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Preventative Sewing Machine Maintenance

YOU are key to a well running machine!

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When it comes to sewing machine maintenance, the saying “...An ounce of prevention is worth a pound of cure...” is so very, very true.

Many of your sewing machine's problems can be avoided by simply following these simple maintenance tips.

At the end of this page, you'll also find troubleshooting help for specific sewing machine problems.

So grab your instruction manual and let's get started!

Keep your sewing machine in good repair

Take your machine in for ‘well baby' or annual sewing machine maintenance visits.

Your machine will be cleaned inside and the timing checked. (Some dealers do not clean the outside of the machine during this cleaning and the returned machine is dirty. Do check with your dealer ahead of time so your understand what general work will be done.)

If you are having any problems, to prevent any miscommunication write the specifics down and put this list under the presser foot.

This is helpful to the technician especially if the problem is intermittent (like skipped stitches occurring when you are free motioning in one direction only).

If the technician doesn't know exactly what maintenance issues you're having, they can be easily missed, causing you to make another trip to the dealer.

What a waste, you could have been quilting!

Once your machine is home again, take it out and sew on it.

I've known too many quilters who've brought their machine in for fixing and a month later, when they finally got it out to play, the problem was still there.

It's then difficult to go back to the dealer and say they didn't fix the problem.

Too much time had passed.

New Project + New Needle = Fewer Problems

Tomato pin cushion for storing used sewing machine needles
  • Choose your threads first, then match your needles to these choices.
  • Remember as needles go, just because it's new, doesn't mean it's flawless. Needles the cheapest part on the sewing machine and yet the chief suspect in so many problems.
  • If you find you change needles frequently, and the replaced one still has a lot of useful life in it, use a tomato pin cushion to organize store these 'still good' needles. (shown here) Way easier than trying to read the tiny print on the needle!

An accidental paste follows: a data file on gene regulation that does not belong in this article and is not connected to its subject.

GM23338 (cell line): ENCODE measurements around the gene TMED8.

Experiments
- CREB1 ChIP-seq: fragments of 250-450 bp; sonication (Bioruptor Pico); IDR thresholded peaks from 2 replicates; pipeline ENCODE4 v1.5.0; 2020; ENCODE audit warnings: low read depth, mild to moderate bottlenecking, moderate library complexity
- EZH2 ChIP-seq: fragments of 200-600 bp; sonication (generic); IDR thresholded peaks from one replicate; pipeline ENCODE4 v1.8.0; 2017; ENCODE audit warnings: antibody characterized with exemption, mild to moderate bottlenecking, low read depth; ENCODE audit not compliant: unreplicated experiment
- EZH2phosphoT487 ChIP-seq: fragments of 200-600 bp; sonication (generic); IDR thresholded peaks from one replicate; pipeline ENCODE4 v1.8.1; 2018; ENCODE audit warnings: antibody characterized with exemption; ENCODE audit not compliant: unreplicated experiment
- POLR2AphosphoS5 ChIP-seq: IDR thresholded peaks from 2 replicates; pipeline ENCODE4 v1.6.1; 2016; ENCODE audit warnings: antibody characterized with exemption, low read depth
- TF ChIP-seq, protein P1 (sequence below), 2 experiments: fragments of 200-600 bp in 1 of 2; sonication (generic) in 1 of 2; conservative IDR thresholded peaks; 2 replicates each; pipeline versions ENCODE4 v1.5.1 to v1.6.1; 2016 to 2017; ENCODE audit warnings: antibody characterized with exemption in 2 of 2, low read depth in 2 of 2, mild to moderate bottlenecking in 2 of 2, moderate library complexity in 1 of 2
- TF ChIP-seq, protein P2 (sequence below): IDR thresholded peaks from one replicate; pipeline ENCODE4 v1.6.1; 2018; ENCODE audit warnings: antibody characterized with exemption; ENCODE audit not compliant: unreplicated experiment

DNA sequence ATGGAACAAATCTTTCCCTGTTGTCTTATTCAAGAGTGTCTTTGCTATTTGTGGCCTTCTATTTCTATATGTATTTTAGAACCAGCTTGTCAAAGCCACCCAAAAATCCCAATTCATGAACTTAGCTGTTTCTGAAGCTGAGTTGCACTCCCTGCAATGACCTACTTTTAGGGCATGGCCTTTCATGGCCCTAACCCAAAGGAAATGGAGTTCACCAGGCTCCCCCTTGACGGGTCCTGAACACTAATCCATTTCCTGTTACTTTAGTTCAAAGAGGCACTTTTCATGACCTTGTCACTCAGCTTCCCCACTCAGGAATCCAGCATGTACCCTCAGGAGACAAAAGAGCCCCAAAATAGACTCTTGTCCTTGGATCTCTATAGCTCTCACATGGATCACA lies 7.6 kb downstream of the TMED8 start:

Insert the needle into its proper position.

  • If it isn't inserted all the way into the needle clamp, the sewing machine cannot create its stitch at the optimal time.
  • When the needle is installed correctly, the groove in the needle faces you.

Check out How Sewing Machine Work to see just how a stitch is formed to illustrate how important it is for the needle to be properly seated.

Clean your machine regularly to remove lint, dust and dirt

  • When changing spools, cut the thread close to the spool and pull the tail out through the needle so that you don't pull any lint back up into the tension disks.
  • Use a vacuum attachment made especially for sewing machines to suck the dirt out. Don't use the canned air. It is meant to be used on open workings—like that of a serger. It will blow the dirt and fuzz back into your machine.
  • Make it a practice to brush out your bobbin case after each bobbin.
  • Make sure there's no dirt or thread tails caught in the tension spring in the bobbin case, too.

DO NOT used canned air on a sewing machine. It pushes the lint back further into the machine and can also introduce condensation into the machine itself, causing rusting of parts.

Cover your sewing machine when it's not in use.

This prevents the buildup of dust and dirt.

It also protects against accidental spills.

Lubricate your machine in accordance with the directions in your manual

For newer machines this lubrication may be done by your dealer at the annual checkup.

Or the parts themselves may be infused with their own lubrication.

Not just any oil will do, so for older machines check that you are using the correct oil.

Threading your machine properly.

  • Consult your manual for threading instructions.
  • Always thread the machine with the presser foot up. The tension disks are open and the strand will lay in between them. If the presser foot is down, the tension disks are closed or ‘engaged’ and you will not be able to get thread 'threaded' through the tension disks.
  • Another common problem is that the take up lever or arm is missed when you are threading your machine. Or the thread comes out of the take up lever while you are stitching. A quick, noticeable change in your stitch tension is the clue.

Make these simple sewing machine maintenance steps a habit to help prevent many of the annoying situations that occur during sewing.

Sewing Machine Maintenance and Troubleshooting Topics

You do regular sewing machine maintenance, but problems do crop up from time to time.

Use our suggestions to help you troubleshoot these issues.

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